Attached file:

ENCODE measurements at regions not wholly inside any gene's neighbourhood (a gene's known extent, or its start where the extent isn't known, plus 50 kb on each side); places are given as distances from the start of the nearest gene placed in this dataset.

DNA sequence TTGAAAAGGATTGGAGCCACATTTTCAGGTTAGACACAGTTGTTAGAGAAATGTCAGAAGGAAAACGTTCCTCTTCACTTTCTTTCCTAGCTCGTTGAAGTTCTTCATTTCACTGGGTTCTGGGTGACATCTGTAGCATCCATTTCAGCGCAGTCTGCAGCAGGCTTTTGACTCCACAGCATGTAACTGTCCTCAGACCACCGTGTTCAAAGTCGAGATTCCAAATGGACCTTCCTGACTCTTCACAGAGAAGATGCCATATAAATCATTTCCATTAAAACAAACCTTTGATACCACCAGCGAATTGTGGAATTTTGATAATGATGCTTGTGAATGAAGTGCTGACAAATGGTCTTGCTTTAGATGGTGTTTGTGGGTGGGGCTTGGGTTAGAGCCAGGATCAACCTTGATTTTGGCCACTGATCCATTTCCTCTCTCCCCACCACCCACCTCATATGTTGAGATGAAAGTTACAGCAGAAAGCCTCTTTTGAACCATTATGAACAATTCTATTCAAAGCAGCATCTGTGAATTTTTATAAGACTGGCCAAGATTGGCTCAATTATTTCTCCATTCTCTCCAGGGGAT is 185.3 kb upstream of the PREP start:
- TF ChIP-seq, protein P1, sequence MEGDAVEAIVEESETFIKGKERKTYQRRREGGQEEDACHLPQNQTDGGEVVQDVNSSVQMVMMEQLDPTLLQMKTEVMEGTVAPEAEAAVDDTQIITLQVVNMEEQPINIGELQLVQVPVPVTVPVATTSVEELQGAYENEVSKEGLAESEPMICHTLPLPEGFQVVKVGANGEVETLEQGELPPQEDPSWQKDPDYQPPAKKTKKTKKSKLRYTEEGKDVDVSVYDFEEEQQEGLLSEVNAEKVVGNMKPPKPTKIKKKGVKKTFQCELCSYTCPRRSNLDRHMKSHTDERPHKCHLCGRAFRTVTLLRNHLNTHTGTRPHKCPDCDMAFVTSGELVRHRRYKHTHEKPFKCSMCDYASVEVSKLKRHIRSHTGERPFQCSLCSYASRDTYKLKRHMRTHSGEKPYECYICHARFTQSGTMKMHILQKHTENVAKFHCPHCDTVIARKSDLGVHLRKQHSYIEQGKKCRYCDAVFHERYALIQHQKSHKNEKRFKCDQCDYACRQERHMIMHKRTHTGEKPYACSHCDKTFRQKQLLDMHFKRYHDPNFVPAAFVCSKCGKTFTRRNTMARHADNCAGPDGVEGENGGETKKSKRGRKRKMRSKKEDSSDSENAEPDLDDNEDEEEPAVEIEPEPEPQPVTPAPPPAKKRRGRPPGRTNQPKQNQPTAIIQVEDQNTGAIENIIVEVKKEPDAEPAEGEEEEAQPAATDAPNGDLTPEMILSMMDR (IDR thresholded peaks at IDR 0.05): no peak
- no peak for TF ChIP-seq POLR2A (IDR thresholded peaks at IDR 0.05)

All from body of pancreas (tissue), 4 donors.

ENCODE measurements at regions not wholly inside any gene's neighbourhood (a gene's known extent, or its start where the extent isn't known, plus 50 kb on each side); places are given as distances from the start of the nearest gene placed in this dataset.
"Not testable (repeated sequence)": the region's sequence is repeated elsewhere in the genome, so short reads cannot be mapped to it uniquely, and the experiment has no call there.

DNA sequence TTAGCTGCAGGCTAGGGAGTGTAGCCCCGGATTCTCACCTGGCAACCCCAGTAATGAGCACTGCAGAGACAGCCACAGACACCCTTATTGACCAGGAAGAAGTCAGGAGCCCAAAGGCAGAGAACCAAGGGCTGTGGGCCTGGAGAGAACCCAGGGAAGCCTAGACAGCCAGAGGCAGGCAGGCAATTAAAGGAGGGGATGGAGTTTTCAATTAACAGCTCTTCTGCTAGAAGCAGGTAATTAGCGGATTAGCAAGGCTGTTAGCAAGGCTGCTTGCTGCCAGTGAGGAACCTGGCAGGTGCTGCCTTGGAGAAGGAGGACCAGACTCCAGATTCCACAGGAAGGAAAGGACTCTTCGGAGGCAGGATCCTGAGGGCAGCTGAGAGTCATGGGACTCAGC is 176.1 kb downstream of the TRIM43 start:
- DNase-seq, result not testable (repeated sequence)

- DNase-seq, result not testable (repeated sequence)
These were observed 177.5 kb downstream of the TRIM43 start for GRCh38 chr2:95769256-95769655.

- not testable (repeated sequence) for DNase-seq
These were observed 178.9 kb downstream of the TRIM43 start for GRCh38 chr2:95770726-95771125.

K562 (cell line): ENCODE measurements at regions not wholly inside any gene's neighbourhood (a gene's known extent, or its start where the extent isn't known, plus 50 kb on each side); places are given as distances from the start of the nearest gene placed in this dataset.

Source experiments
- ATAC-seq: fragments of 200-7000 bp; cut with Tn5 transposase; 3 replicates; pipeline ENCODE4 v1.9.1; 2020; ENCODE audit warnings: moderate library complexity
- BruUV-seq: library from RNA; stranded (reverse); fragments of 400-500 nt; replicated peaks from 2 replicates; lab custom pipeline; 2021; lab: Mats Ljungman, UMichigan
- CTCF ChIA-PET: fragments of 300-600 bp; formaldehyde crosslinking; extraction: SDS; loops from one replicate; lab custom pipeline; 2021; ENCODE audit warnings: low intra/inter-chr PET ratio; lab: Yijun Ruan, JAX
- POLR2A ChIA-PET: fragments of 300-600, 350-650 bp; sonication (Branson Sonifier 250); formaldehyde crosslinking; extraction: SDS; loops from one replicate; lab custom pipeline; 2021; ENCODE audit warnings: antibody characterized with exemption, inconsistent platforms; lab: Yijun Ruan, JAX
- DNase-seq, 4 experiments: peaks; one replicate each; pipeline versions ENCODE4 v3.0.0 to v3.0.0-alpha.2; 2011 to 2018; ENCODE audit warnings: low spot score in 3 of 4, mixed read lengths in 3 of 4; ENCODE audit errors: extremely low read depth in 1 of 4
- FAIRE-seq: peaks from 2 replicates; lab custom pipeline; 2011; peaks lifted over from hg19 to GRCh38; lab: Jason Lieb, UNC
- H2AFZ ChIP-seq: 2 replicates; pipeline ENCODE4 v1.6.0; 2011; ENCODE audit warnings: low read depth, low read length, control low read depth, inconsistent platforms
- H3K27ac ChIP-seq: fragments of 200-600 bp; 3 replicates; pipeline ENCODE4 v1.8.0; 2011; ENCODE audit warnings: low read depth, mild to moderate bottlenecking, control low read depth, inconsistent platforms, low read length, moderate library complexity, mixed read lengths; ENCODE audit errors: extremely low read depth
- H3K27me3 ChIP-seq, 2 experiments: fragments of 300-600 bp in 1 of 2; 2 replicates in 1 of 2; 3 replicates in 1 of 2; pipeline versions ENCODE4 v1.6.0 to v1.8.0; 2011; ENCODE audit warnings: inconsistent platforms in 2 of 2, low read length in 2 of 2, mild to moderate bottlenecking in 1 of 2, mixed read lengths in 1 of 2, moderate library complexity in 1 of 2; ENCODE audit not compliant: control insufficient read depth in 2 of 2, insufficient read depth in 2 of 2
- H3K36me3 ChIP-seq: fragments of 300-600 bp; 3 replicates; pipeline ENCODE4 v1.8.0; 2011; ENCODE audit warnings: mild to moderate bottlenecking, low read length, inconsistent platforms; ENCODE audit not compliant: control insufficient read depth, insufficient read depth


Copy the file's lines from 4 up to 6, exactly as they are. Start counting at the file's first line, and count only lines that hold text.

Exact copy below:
- no peak for TF ChIP-seq POLR2A (IDR thresholded peaks at IDR 0.05)

All from body of pancreas (tissue), 4 donors.

ENCODE measurements at regions not wholly inside any gene's neighbourhood (a gene's known extent, or its start where the extent isn't known, plus 50 kb on each side); places are given as distances from the start of the nearest gene placed in this dataset.